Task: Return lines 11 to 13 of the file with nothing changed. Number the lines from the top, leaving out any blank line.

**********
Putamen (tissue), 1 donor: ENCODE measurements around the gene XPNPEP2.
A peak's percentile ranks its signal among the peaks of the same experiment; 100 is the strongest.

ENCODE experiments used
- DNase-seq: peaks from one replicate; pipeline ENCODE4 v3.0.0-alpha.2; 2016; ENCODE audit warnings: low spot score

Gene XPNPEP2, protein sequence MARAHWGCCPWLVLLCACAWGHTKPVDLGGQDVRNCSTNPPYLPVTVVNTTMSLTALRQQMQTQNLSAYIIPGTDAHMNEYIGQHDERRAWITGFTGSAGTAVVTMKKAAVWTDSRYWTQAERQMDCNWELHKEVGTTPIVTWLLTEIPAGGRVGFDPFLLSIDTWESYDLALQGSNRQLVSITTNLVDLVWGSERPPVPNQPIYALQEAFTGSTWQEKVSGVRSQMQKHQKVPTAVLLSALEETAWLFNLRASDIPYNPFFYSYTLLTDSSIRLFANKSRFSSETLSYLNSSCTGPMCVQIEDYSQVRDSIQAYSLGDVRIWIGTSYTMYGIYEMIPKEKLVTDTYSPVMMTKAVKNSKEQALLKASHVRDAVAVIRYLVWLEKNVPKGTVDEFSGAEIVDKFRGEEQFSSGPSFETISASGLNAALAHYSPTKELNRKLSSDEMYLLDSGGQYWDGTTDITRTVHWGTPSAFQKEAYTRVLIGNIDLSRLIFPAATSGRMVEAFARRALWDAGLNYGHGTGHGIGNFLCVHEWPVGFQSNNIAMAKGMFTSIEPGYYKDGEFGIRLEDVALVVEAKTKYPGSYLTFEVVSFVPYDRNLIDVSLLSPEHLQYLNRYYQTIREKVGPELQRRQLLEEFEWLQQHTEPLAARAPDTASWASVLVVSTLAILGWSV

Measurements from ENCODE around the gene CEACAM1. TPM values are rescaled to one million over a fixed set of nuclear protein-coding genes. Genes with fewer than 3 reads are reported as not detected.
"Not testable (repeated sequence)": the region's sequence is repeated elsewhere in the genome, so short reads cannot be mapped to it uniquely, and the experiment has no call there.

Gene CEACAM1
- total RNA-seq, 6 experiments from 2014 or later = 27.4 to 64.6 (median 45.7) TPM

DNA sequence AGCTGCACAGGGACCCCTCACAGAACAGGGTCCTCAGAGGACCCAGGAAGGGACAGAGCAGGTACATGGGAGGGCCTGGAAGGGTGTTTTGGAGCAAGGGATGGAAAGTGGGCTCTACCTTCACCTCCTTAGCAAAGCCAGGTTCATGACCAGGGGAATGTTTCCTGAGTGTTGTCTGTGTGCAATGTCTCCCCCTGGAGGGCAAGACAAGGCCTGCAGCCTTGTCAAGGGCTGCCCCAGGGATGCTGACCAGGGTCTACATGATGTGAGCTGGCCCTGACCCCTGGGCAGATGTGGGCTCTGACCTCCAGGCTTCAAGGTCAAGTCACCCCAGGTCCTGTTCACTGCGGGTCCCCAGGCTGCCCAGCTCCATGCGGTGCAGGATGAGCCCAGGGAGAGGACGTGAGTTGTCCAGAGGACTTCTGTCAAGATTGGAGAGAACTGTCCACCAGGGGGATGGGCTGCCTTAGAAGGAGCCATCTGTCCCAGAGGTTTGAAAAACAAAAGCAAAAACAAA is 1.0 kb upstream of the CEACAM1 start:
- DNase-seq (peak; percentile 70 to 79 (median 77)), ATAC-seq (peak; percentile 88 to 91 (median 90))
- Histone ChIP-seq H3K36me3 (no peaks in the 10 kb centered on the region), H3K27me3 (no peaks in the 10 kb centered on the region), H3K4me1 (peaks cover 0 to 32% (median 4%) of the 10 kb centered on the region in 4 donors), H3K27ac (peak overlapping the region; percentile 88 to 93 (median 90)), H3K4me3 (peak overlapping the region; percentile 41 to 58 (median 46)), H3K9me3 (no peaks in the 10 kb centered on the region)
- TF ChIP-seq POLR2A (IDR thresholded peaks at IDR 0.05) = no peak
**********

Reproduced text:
- DNase-seq (peak; percentile 70 to 79 (median 77)), ATAC-seq (peak; percentile 88 to 91 (median 90))
- Histone ChIP-seq H3K36me3 (no peaks in the 10 kb centered on the region), H3K27me3 (no peaks in the 10 kb centered on the region), H3K4me1 (peaks cover 0 to 32% (median 4%) of the 10 kb centered on the region in 4 donors), H3K27ac (peak overlapping the region; percentile 88 to 93 (median 90)), H3K4me3 (peak overlapping the region; percentile 41 to 58 (median 46)), H3K9me3 (no peaks in the 10 kb centered on the region)
- TF ChIP-seq POLR2A (IDR thresholded peaks at IDR 0.05) = no peak